With their gusto for all things North Dakota, they applied to become a Pride of Dakota member. Administered by the N.D. Department of Agriculture, Pride of Dakota offers business development resources and marketing opportunities to help North Dakota businesses, products and services. Grateful Cratefulls has Pride of Dakota membership as both a company, with its own line of products, and a retailer of Pride of Dakota products.

“Most of our items are made in the Midwest. Our vendors need to have fantastic products, with great quality and packaging. There are a lot of neat stories behind those people and businesses we support,” Hanson says.

Some of those North Dakota businesses and products include Dot’s Pretzels, The Smart Seed, Bubble Island Bath Treats, Ever Oh Handmade, Dakota Roasters Coffee Company, Colorado Jack Popcorn and Perfectly Nuts.

“Those relationships we have with the vendors we’re using … they’re a part of the growth of our business. We couldn’t do it without their great products,” Hanson says.

By July 2018, Grateful Cratefulls was off the ground, a fast-tracked decision amidst a debilitating cancer diagnosis. The business opened its doors in a small 500-square-foot space in West Fargo. It picked up traction through Christmas, as calls for corporate orders started pouring in. Over 500 Cratefulls were sent to 32 different states during that first holiday season.

“At that time, we thought, ‘We might have something here.’ We were going to need more space,” Hanson says. A year after opening, Grateful Cratefulls relocated just down the road, a Pioneer Place inaugural tenant at 300 Sheyenne St. in West Fargo.

While the growth of the infant business provided a new hope for the family, they were hit hard by a one-two punch in January 2019. Bob passed away. Ten days before his funeral, Bob’s wife, Deb, was diagnosed with breast cancer. Ten days after the funeral, Deb had a double mastectomy.

“Debbie always reminded us that there are so many people going through this who don’t have the friends and family we have,” Walter says.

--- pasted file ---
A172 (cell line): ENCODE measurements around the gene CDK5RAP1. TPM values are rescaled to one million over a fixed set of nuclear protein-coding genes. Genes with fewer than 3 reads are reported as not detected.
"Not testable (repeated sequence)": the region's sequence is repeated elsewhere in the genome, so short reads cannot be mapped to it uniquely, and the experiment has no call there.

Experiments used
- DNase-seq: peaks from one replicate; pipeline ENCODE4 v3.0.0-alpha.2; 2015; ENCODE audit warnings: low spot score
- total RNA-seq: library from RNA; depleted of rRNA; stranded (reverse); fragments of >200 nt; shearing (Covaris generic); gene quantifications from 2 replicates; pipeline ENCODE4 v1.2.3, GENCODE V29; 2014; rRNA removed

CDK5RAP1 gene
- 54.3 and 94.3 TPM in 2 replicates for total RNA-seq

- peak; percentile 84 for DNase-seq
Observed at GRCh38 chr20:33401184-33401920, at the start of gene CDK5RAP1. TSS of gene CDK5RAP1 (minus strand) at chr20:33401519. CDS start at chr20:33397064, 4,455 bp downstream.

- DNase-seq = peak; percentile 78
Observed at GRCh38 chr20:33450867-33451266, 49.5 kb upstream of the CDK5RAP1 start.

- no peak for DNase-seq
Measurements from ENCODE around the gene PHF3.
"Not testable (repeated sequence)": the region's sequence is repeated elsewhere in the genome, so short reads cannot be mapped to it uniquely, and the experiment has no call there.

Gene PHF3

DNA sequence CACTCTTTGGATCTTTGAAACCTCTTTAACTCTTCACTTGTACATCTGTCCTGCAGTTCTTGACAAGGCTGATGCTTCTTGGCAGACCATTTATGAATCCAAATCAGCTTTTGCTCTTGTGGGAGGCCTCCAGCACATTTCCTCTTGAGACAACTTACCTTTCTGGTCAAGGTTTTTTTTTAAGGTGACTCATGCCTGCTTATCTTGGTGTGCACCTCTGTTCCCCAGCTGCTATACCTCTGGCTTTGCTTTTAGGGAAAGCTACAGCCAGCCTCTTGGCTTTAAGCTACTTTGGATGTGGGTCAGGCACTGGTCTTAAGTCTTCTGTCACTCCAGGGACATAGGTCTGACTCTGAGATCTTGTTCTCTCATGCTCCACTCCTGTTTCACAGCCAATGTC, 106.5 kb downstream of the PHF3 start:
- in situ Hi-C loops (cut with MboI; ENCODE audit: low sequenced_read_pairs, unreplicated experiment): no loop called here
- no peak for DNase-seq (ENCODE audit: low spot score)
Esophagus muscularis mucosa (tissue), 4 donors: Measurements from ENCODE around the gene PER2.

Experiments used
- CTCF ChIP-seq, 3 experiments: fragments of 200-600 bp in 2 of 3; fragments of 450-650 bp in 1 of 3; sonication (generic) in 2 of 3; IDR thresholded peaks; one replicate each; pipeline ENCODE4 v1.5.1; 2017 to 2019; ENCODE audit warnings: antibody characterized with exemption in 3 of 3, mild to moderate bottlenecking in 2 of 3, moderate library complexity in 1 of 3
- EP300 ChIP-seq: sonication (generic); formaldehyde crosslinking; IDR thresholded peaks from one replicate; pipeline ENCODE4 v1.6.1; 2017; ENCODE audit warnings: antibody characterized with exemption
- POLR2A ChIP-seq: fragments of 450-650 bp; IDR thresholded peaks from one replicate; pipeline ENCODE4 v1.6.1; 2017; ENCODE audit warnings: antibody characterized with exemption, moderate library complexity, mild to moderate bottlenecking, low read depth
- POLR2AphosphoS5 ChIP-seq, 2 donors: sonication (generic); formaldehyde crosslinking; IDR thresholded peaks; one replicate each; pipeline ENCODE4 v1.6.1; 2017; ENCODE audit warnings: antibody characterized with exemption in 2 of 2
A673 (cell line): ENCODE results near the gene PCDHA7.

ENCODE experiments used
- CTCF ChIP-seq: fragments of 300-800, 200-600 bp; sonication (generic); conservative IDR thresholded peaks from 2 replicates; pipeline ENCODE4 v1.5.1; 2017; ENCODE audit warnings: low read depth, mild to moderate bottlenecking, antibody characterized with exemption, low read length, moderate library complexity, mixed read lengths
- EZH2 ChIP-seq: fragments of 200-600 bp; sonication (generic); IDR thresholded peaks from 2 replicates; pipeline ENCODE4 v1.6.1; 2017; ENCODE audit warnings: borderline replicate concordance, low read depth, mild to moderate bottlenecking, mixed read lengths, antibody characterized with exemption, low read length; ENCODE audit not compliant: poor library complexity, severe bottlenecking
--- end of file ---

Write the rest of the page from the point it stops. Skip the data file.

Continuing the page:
Grateful Cratefulls became a sort of therapy for both the family and its customer base. The women have listened empathetically to many customers who walk through their doors.

“It’s therapeutic for us and them (customers) to help think through the things that might be good for this person. It’s about being there for those tough times, but also for the celebrations that come with life’s happy moments. There is still so much good to celebrate,” Gilseth says.
A “do good” philosophy became part of the business model, too.

“We wanted a business that could give back, like so many people gave back to us, while doing good at the same time,” Gilseth says.

Hanson had an idea for another logo and product line that highlighted North Dakota kindness. They trademarked “North Dakota KiND” to inspire and promote kindness across North Dakota and beyond. An outline of the state encompasses the “ND” portion of the North Dakota KiND™ logo.

Grateful Cratefulls partners with schools to create spiritwear utilizing the KiND brand. Ten percent of sales are returned to the school in the form of kind resources, including books for teachers and children.

In addition, the business donates Cratefulls to numerous medical benefits in the state.

“That’s the hardest part – deciding how much we can afford and where to lend the support we can,” Hanson says. “We want to give to everyone, but we focus on donations that align best with our mission.”

Hanging on a supplies station near the table is a picture printed onto a sheet of computer paper. Hanson, Walter and Gilseth are among a group of women smiling at the camera. It’s most of the women in their family, on a girls trip they took together in recent years. Walter points out the photo and explains its significance.

“Our sister, Debbie, is the kindest, most giving person you’ll ever meet. When Debbie was going through this, she would keep saying, ‘We’re so blessed,’” Walter says. “We keep our eye on that. That’s us. That’s why we’re in business. That’s our whole story.”

Cally Peterson is editor of North Dakota Living. She can be reached at cpeterson@ndarec.com.